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What the Hash - Thu, 27 Nov 2008

With optimization of the “smaller” 95,000 person GEDCOM resulting in a load time of less than one second, I didn’t think that simply counting the number of tags by type of tag should add 2 additional seconds to the time.

There are over 1.4 million tags to count into 100 different tag types. I also count separately whether they are record tags, link tags, or data tags. I’ve been using the b-tree structure that is one of the oldest things in Behold, around since the beginning about 10 years ago. It has withstood the test of time and I thought it was pretty efficient … until now.

So it was time to finally replace it with a hash table implementation. No matter how good my b-tree is, it still takes on the order of log(n) for each operation, where n is the number of items in the tree. But a hash table takes on the order of (1), i.e. it doesn’t matter how big the tree is, it always takes about the same amount of time.

What a hash function does is it takes a string, e.g.: INDI, and moves bits around (as efficiently as possible since you’ll do this zillions of times) to create a fairly random number from it. Then you whittle it down to a number from 1 to the size of your hash table and that is the location in the table where the information relating to the INDI tag should be. If two of your tags “collide” on the same location, then there are various techniques of handling it. The bottom line is that as long as your hash table has enough room to easily store all your entries with few collisions, then the hash table implementation will be very efficient.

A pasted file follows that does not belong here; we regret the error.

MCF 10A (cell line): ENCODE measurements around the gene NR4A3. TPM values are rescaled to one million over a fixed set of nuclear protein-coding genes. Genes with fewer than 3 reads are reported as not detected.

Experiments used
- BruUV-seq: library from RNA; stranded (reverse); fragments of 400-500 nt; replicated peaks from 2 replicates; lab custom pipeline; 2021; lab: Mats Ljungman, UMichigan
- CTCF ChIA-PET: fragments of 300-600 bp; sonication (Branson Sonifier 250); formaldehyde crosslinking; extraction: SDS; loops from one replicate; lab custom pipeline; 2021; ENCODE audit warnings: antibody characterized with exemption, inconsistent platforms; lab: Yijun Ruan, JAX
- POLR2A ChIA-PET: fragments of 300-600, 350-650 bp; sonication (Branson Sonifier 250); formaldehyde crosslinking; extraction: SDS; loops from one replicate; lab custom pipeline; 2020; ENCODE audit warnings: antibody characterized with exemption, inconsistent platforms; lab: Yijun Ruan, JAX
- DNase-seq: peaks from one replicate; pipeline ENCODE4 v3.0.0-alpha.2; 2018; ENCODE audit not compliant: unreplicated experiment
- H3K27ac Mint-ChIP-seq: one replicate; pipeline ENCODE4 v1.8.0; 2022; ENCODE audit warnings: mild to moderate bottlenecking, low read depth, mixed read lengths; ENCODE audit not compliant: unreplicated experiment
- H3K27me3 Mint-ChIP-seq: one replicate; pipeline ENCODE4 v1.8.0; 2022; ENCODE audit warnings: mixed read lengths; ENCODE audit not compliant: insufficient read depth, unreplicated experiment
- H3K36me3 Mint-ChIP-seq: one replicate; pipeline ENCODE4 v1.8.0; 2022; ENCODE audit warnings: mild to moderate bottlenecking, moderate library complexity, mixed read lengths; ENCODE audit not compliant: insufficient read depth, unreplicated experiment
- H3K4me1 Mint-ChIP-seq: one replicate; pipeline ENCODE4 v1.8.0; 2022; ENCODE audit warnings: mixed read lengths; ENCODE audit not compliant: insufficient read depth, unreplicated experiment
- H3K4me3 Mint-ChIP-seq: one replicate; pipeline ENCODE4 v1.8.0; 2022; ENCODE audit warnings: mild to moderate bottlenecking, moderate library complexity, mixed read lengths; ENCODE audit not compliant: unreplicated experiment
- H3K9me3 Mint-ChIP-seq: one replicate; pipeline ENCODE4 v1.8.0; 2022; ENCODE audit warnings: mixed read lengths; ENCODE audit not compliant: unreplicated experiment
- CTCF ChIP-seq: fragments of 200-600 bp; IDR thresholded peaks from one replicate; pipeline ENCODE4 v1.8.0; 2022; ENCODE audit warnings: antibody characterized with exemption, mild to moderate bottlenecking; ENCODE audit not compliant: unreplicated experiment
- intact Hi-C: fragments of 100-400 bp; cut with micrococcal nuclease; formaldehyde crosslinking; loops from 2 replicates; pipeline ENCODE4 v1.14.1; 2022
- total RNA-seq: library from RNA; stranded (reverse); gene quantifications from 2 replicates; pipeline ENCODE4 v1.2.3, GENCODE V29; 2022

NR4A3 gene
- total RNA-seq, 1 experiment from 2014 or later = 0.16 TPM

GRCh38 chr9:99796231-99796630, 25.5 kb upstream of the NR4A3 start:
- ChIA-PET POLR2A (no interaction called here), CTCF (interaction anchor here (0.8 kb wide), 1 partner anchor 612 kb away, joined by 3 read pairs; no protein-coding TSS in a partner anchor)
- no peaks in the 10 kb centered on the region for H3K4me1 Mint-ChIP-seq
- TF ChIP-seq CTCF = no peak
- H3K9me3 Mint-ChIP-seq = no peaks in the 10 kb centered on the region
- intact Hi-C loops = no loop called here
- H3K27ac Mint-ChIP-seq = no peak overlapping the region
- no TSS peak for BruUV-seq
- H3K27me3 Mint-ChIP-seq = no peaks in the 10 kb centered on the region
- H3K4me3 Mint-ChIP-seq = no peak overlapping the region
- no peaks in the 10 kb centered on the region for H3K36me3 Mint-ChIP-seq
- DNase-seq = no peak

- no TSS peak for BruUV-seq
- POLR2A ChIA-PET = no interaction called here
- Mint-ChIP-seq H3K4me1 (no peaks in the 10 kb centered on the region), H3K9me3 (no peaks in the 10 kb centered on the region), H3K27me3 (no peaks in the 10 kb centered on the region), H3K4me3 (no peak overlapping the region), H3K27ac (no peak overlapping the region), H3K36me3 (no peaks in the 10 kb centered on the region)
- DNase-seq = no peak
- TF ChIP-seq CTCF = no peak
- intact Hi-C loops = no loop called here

There were several hash table implementations available for Delphi, but I decided on Primoz Gabrijelcic’s GPStringHash. I like his work, and he’s obviously put some thought into making it efficient as the hash function is coded in inline assembler. He’s also the author of GpProfile that I’ve used for years and he’s been quite active on Stackoverflow.

The bottom line is his hash function reduced the 1.4 million lookups from 1.4 seconds down to .35 seconds. That makes the hash 4 times faster than the b-tree, and this is for a small table of only few hundred entries! I was surprised that the improvement was that much.

I also found a way to eliminate all but .05 out of the .60 seconds of overhead in the increment procedure. Bottom line is an 80% reduction from 2.0 seconds down to .40 seconds. I still think .40 seconds is a too much time to just count 1.4 million items, but it will have to do for now.

I will be using this hash function instead of my old b-tree for most of my other internal data structures as well, which should result in additional speed improvements.

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